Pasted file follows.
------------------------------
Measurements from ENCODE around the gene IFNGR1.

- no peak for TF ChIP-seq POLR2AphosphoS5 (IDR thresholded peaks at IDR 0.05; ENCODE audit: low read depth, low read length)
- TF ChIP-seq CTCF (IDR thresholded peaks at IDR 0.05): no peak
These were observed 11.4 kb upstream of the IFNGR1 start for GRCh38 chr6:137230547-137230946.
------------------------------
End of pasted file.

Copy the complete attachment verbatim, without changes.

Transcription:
Measurements from ENCODE around the gene IFNGR1.

- no peak for TF ChIP-seq POLR2AphosphoS5 (IDR thresholded peaks at IDR 0.05; ENCODE audit: low read depth, low read length)
- TF ChIP-seq CTCF (IDR thresholded peaks at IDR 0.05): no peak
These were observed 11.4 kb upstream of the IFNGR1 start for GRCh38 chr6:137230547-137230946.